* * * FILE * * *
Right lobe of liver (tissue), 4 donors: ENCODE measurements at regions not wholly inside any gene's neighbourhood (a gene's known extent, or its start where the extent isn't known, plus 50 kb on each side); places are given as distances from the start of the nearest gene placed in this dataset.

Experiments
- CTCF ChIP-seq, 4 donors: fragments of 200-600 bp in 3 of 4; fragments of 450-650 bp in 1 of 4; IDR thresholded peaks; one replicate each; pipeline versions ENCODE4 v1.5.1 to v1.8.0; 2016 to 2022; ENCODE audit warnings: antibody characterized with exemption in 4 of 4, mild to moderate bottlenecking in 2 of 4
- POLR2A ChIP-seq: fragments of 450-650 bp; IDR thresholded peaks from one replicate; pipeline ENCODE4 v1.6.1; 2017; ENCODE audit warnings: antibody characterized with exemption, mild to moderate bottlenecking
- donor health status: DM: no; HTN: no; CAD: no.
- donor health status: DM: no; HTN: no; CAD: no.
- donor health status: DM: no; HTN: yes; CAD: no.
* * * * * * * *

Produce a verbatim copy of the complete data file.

Right lobe of liver (tissue), 4 donors: ENCODE measurements at regions not wholly inside any gene's neighbourhood (a gene's known extent, or its start where the extent isn't known, plus 50 kb on each side); places are given as distances from the start of the nearest gene placed in this dataset.

Experiments
- CTCF ChIP-seq, 4 donors: fragments of 200-600 bp in 3 of 4; fragments of 450-650 bp in 1 of 4; IDR thresholded peaks; one replicate each; pipeline versions ENCODE4 v1.5.1 to v1.8.0; 2016 to 2022; ENCODE audit warnings: antibody characterized with exemption in 4 of 4, mild to moderate bottlenecking in 2 of 4
- POLR2A ChIP-seq: fragments of 450-650 bp; IDR thresholded peaks from one replicate; pipeline ENCODE4 v1.6.1; 2017; ENCODE audit warnings: antibody characterized with exemption, mild to moderate bottlenecking
- donor health status: DM: no; HTN: no; CAD: no.
- donor health status: DM: no; HTN: no; CAD: no.
- donor health status: DM: no; HTN: yes; CAD: no.